The primary reason for the cost difference is the thermal infrared sensor. Instead of having a 2 dimensional array of sensors, a single sensor is moved in a raster scan pattern. Moving this single sensor takes time. So while you have fewer costly sensors, it takes longer to take a picture. This means the camera can not take images of moving objects, and the objects have to be very still during the scanning.
The original instructions can be found on my web site http://www.centralnexus.com/thermal/. These instructions require some soldering ability. It can take most of your weekend to assemble this camera once you have the parts. If you're good with soldering you may be able to assemble it faster.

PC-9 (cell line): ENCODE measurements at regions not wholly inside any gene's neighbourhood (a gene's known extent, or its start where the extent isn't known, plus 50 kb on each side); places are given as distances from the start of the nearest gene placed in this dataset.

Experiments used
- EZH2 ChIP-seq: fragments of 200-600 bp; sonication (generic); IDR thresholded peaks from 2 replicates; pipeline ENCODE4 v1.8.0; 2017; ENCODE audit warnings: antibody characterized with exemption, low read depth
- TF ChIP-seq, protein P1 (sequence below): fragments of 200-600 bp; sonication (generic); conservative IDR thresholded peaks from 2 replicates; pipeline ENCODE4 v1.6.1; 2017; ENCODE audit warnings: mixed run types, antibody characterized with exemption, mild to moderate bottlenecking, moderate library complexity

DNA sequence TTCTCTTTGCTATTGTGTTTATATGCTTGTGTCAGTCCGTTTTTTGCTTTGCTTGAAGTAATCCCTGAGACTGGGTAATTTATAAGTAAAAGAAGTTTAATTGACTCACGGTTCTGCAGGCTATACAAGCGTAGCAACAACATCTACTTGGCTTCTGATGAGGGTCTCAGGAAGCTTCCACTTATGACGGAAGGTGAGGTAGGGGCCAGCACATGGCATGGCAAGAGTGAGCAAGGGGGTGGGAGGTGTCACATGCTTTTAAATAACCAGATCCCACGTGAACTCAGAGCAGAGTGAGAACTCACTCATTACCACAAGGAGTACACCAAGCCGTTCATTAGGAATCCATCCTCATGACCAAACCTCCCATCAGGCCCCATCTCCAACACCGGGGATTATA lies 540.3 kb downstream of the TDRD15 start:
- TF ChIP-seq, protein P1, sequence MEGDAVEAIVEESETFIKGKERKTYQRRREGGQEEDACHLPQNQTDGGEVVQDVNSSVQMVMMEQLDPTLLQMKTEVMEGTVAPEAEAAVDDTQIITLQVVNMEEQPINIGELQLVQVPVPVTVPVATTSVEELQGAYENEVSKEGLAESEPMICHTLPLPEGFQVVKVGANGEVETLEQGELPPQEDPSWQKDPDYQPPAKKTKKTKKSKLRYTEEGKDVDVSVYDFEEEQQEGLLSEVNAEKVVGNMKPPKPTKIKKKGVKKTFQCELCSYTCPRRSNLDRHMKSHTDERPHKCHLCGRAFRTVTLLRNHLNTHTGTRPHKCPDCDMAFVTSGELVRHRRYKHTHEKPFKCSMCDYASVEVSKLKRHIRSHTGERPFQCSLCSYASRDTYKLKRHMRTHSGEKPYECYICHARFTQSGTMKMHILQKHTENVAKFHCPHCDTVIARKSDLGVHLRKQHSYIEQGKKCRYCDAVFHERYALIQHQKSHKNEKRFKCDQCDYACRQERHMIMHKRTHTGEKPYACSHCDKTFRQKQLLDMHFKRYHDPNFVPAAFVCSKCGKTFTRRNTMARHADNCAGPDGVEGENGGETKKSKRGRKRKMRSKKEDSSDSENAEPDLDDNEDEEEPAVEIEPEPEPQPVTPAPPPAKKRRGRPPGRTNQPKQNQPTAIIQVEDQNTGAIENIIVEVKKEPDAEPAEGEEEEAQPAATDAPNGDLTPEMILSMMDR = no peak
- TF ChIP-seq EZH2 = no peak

Step 1: Get the Parts
Arduino Project Enclosure
2x Servo - Small
Arduino Uno or an Arduino variant
Logic Level Converter needed when using a 5 volt version of the Arduino, which is the most common version.
Break Away Headers - Straight
Break Away Male Headers - Right Angle
Microsoft LifeCam VX-700
Protoshield PCB for Arduino. Almost any Arduino prototype shield will do.
MLX90614ESF-DCI. This model has the best accuracy and narrowest field of view.
About a foot of ribbon cable. Almost any wire will do. At least 5 wires are needed to connect the sensor to the Arduino and laser.
.100 KK Housings & Terminals 6 Cir. (2.54mm) for the ribbon cable.
PCB board for holding the laser and sensor.
A switch to turn the laser on or off.
A laser for aiming the sensor and aligning the pictures.
Small nuts and bolts (#2-56 x 1/4") to attach the servos.
The following additional parts and tools are used in creating this camera.
A standard drill or a Dremel drill for creating holes in the case